Desert Animal Companions of the Navajo Nation




Animal Planet Visits the Navajo Nation to do Free Spays and Neuters

By Maxine Hillary, M.A. .

Window Rock--You see them everywhere. They hang around gas stations, supermarkets, flea markets and behind restaurants. They cross the roads in search of food--you find them dead on the road. Those are the lucky ones. Their suffering is over. Others live on the brink of starvation, breeding uncontrollably, covered with mange, fleas and ticks, their insides riddled with parasites. Compassionate locals and tourists passing through might drop the remains of a fast food lunch or leave some dog chow for them. Others go after livestock or join packs where they pose a risk to the health and safety of local residents. Stray dogs and cats may seem like just part of the scenery in Indian Country, but the problem is more serious than it seems. But it's easier to fix then you might think.

Glenda Davis, Director of the Navajo Nation Veterinary and Livestock Program works tirelessly to help these animals and to educate the Navajo people on the importance of sterilizing dogs and cats in an effort to reduce the numbers of hungry dogs strays the reservation. She networks with non-profit organizations who are happy to help if it means making life safer for the people she serves and happier for the animals that desperately need her help.

"Dogs have always been part of our community. They have provided companionship and protection as well as helping us herd sheep. Cats go after the deer mouse which carries Hantavirus. We have a responsibility to take care of these animals and to protect our families and livestock from bites and diseases. Many people don't know that mange is communicable to other animals and can spread to children."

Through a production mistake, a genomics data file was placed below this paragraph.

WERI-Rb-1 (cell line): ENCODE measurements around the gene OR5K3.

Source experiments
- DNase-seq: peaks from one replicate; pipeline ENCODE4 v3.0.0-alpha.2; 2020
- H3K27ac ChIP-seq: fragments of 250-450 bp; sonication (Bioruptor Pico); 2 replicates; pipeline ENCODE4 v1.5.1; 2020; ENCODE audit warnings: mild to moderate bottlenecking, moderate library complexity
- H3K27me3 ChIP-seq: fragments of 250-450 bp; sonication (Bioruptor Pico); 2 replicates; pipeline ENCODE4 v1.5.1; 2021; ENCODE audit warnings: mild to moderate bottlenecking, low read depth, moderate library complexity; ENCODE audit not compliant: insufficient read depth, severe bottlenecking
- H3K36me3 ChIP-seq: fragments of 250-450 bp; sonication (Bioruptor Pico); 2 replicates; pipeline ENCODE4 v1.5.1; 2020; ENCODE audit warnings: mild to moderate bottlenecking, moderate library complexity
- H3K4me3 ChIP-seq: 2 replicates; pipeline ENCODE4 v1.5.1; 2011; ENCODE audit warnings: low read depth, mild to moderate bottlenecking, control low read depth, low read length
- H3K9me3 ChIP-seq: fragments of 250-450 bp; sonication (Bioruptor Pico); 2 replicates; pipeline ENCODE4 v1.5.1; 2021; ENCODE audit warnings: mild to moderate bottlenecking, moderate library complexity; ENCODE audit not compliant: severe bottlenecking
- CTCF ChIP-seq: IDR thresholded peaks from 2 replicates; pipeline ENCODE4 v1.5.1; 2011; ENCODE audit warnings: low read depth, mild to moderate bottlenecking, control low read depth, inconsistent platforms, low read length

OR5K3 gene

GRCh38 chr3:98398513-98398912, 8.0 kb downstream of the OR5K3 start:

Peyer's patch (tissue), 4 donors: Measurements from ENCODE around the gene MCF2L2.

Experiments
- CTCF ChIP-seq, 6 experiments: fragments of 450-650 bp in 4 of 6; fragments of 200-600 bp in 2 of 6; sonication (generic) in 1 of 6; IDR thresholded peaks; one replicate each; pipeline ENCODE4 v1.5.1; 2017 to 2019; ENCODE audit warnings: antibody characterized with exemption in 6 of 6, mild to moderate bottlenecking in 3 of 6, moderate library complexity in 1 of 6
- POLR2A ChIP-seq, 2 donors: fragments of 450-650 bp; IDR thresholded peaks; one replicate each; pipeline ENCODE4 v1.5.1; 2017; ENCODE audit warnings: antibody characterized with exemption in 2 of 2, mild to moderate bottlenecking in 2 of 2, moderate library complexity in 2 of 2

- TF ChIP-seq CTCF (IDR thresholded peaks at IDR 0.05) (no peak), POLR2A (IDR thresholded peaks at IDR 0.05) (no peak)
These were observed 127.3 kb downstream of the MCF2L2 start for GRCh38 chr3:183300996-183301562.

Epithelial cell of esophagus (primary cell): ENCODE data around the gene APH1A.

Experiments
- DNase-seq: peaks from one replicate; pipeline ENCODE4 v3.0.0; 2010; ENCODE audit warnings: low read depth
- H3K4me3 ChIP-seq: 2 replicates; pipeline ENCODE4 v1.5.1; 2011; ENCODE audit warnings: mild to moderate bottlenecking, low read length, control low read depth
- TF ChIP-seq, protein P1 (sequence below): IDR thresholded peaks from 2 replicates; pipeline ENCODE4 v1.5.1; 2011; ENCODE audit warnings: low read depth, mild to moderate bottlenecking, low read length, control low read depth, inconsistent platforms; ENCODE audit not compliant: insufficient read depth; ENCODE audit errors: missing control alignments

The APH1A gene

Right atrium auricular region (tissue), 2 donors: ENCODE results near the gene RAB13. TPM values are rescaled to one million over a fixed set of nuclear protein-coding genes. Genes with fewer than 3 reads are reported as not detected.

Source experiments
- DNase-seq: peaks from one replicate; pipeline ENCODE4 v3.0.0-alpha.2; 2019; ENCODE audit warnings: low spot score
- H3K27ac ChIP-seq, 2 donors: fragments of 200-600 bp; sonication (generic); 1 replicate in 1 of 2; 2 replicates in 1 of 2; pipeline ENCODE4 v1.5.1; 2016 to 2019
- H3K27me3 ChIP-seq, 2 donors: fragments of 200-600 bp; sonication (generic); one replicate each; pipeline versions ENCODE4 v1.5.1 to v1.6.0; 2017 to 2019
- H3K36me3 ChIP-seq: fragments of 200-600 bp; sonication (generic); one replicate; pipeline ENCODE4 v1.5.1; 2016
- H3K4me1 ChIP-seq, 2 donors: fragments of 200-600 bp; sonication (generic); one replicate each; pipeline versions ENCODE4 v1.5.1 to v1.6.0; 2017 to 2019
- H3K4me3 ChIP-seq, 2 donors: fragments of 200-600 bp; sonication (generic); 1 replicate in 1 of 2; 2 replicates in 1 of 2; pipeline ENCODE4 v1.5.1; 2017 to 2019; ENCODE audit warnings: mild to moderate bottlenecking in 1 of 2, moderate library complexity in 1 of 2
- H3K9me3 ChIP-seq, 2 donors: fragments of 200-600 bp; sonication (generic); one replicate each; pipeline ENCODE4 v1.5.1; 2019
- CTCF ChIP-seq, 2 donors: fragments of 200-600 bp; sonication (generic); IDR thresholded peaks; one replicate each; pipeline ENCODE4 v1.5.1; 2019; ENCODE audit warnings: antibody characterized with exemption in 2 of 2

While the offspring of rez dogs and cats contribute to the large numbers of stray animals roaming the Nation, the vast majority of them are from unsterilized pets running loose mating with whatever crosses their paths. These puppies and kittens, if not taken into good homes, usually contract parvo, distemper and other diseases. When they die, their bodies are eaten by other hungry animals that come down with the diseases and a vicious cycle begins. The risk of a rabies epidemic is always present. The only solution is to prevent them from ever being born and that's why Animal Planet has come to the Navajo Nation.

Famous for the Crocodile Hunter, the Jeff Corwin Experience and Emergency Vets, Animal Planet is teaming up with the American Human Association to do free spays and neuters on the Navajo Nation and to assist with low-cost vaccinations. Assisted by Navajo Nation Vet Program's vets and three interns from the Ohio State University Veterinary Program, the American Humane Association's staff veterinarians have performed 83 free surgeries and it's only the second day. The event was kicked off with speeches by Navajo Nation President, Kelsey A. Begaye, Navajo Council Resources Committee Vice Chairperson, Robert Billie Whitehorse and Omer Begay, Council Delegate from Greasewood Springs who brought his lab/pit bull mix, Jed in for a free surgery. Glenda Davis couldn't have been happier.

"I'm so pleased at the support we've gotten from the President's office and the Council delegates who took their time to support this event. I'm also very grateful to the Navajo people who chose to take the responsibility to make sure their pets don't contribute to the large numbers of strays we see around the Nation."